By William Watts, and Andrea Riquier
U.S. stocks rose Friday as investors remained optimistic over prospects for another round of fiscal stimulus from Congress eventually, with major benchmarks posting their best week since the summer.
What did major benchmarks do?
The Dow Jones Industrial Average /zigman2/quotes/210598065/realtime DJIA -0.57% rose 161.39 points, or 0.6%, to close at 28,586.90, while the S&P 500 /zigman2/quotes/210599714/realtime SPX -0.30% added 30.30 points, or 0.9%, to 3,477.13. The Nasdaq Composite /zigman2/quotes/210598365/realtime COMP +0.09% gained 158.96 points, or 1.4%, to end at 11,579.94.
The Dow on Thursday rose 122.05 points, or 0.4%, to finish at 28,425.51, while the S&P 500 advanced 27.38 points, or 0.8%, to close at 3,446.83. The Nasdaq Composite finished at 11,420.98, up 56.38 points, or 0.5%.
For the week, the Dow gained 3.3%, while the S&P 500 was up 3.8% and the Nasdaq was up 4.6%. That marked the strongest weekly rise for the blue-chip index since Aug. 7 and the best for the S&P 500 and Nasdaq since July, according to FactSet. The small-cap Russell 2000 /zigman2/quotes/210598147/delayed RUT +1.28% advanced 0.5% on Friday, but closed the week 6.4% higher.
What drove the market?
Investors remained optimistic about another fiscal stimulus package being passed by Congress eventually and stocks advanced late in the week, encouraged by continued talks between House Democrats and the Trump administration.
The on-again, off-again fiscal stimulus talks in Washington sped up Friday, as bargaining warmed up over a comprehensive deal, a prospect President Trump rejected only three days ago. But after House Speaker Nancy Pelosi and U.S. Treasury Secretary Steven Mnuchin talked by phone, the provisions of the plan for coronavirus testing remained a sticking point.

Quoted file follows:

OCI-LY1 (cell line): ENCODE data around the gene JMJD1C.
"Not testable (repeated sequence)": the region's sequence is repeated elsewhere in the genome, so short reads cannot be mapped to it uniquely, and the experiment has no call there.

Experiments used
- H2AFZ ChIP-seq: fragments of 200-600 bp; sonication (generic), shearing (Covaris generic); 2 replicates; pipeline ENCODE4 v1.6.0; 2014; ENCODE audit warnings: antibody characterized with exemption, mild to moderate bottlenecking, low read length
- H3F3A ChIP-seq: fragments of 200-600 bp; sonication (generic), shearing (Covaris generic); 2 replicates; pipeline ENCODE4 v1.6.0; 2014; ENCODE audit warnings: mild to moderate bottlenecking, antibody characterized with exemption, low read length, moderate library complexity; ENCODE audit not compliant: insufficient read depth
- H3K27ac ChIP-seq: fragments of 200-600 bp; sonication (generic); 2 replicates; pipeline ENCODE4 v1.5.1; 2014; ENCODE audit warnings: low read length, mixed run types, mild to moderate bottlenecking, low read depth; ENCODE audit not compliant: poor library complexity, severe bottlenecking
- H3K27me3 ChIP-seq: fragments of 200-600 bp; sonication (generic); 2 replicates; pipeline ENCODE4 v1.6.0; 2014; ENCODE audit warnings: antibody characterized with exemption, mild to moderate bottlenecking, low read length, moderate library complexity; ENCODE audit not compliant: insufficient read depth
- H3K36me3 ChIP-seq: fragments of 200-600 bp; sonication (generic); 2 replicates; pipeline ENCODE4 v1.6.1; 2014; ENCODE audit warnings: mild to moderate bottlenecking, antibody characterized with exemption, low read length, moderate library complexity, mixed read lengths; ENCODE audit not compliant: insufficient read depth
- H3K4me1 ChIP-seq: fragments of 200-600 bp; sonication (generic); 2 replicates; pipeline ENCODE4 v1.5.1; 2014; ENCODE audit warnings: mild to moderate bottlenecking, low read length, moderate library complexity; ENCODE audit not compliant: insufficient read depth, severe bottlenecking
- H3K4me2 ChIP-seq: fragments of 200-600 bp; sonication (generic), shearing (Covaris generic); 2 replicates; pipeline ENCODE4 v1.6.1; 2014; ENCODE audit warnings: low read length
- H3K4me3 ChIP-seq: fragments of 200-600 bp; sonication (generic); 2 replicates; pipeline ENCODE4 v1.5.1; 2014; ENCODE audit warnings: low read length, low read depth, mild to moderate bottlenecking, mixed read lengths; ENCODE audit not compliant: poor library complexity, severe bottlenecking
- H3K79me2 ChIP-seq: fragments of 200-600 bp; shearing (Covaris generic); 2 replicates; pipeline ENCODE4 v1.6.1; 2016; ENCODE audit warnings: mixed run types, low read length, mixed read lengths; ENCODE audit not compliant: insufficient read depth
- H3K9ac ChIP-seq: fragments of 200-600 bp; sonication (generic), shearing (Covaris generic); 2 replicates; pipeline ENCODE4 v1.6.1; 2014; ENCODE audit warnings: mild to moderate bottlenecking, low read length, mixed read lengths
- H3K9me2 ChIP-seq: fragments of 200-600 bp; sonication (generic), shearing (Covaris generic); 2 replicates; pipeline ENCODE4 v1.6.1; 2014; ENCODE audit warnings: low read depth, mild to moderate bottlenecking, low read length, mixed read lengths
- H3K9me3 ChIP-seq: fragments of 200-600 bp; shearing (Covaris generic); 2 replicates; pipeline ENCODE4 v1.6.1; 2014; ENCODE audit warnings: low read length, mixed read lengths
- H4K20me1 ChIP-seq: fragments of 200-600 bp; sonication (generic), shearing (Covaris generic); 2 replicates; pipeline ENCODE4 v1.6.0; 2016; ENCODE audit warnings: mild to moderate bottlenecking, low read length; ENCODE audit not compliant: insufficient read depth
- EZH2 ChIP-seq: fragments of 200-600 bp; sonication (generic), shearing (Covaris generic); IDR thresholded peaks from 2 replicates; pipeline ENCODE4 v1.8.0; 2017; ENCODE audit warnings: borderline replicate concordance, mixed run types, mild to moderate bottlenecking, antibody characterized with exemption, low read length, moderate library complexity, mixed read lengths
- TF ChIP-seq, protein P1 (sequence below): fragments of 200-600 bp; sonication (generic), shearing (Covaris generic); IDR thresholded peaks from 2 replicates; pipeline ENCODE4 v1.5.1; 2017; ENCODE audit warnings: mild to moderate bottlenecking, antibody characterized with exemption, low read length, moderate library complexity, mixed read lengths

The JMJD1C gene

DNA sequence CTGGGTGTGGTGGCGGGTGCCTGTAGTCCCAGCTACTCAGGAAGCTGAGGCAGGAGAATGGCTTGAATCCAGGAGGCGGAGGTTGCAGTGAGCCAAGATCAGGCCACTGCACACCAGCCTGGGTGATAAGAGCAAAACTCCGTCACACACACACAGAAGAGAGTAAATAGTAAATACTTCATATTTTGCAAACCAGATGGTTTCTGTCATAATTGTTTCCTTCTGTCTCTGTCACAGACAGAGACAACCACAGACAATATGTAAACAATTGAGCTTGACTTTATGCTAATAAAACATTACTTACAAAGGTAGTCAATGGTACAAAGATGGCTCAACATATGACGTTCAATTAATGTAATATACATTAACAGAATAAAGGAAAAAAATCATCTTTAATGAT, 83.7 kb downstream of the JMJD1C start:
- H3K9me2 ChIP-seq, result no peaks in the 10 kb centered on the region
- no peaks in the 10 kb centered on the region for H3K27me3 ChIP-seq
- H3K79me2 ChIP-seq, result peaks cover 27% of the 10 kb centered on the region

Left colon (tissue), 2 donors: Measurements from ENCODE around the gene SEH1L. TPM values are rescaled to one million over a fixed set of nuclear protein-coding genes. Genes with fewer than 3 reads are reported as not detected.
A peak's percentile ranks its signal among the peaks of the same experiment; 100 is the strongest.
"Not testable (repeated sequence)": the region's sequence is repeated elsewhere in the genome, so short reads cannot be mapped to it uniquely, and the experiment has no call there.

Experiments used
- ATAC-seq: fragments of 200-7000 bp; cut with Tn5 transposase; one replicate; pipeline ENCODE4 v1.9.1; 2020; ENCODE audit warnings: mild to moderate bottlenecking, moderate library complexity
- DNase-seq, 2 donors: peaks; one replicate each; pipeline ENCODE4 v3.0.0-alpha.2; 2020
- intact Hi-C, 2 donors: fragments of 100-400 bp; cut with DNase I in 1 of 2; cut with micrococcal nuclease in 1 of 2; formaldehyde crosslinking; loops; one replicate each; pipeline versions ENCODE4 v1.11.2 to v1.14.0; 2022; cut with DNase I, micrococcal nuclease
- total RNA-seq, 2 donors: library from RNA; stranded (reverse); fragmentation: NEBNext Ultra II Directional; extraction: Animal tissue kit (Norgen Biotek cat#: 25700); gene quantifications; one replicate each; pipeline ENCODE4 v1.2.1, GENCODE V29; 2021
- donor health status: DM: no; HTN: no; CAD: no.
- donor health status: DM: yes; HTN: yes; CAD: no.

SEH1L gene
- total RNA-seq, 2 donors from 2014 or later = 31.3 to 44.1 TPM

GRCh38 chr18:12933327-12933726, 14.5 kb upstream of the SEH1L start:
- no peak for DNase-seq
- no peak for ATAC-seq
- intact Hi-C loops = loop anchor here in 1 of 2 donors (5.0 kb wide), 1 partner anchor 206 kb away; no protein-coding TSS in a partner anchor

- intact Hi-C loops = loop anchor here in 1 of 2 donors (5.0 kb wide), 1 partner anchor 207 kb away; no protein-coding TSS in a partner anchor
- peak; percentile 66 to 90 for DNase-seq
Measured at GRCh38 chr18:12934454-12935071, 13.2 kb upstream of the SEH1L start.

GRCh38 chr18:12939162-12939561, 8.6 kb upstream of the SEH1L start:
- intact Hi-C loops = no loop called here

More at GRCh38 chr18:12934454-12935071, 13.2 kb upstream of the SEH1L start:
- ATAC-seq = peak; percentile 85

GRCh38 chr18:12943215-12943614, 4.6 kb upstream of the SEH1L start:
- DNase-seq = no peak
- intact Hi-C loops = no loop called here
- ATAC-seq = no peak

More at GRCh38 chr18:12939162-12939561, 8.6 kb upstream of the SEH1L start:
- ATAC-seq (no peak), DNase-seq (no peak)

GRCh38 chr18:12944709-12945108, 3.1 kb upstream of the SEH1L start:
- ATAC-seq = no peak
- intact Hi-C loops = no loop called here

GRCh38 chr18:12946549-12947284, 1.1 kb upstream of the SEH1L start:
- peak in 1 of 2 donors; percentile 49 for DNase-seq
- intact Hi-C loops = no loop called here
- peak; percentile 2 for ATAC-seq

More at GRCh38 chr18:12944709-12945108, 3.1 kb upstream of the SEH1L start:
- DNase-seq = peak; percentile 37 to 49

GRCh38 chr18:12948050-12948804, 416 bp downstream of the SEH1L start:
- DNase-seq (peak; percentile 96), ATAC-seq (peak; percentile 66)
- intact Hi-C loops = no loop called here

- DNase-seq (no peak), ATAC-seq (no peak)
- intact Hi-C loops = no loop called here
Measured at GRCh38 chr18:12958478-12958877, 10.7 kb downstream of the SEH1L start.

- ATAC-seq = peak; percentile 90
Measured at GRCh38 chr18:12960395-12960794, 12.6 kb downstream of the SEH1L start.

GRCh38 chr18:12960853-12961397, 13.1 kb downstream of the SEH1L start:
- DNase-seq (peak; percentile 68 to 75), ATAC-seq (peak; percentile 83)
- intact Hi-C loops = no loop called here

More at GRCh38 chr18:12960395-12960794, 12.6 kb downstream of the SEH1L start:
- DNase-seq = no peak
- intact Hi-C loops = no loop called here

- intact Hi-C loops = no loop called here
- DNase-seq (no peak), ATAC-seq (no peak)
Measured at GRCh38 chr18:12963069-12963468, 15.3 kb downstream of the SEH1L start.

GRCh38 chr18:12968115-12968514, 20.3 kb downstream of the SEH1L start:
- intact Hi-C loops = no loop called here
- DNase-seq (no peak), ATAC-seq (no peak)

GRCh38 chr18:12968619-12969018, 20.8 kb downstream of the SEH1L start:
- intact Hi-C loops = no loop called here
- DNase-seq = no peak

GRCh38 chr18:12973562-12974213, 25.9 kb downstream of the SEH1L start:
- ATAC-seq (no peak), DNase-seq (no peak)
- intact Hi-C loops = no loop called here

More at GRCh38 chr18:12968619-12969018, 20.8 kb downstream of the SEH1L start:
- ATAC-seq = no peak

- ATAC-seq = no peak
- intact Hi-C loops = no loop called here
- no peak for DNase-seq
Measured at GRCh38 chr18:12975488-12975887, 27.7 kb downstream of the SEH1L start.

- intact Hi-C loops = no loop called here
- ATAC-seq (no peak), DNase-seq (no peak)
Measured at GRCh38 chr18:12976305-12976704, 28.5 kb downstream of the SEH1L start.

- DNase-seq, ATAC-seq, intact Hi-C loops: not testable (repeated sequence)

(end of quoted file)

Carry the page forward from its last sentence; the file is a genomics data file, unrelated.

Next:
Prior to the Pelosi-Mnuchin discussion breaking up, Trump expressed his hope for a big deal while on a conservative radio talk show.
Amid reports the administration was willing to go to $1.8 trillion from its previous level of $1.6 trillion in its offer, compared to the Democrats $2.2 trillion proposal, Larry Kudlow, director of the White House’s National Economic Council, said Trump had signed off on a revised offer.
The situation marks a sharp turnaround from Tuesday afternoon, when Trump tweeted he was pulling out of talks and both Pelosi and the Republican party Senate Majority Leader Mitch McConnell appeared to accept the negotiations were over until after the election.
But McConnell’s path to getting a deal of more than $1 trillion passed in the Senate would appear difficult as he has said some of his Republican colleagues don’t want to see more stimulus spending at all.
“Stimulus is one of the most important topics in the market today,” said Ben Kirby, co-head of investments at Thornburg Investment Management.
But Kirby thinks the odds are low that anything passes in the next few weeks. “It’s not in either party’s best interest to do a package ahead of the election. I think they’re incentivized to play ball but not come to a deal. I view election uncertainty as noise and I would be a buyer on short-term volatility.”
Analysts also said Democratic challenger Joe Biden’s widening lead in the polls over President Donald Trump has also been seen as a supportive factor because it lessens, but doesn’t eliminate, the prospect of a contested election outcome on Nov. 3, a prospect that has unnerved investors fearing weeks of legal and political wrangling. The president trails Joe Biden by an average of 9.7 percentage points nationally according to the Real Clear Politics average of polling.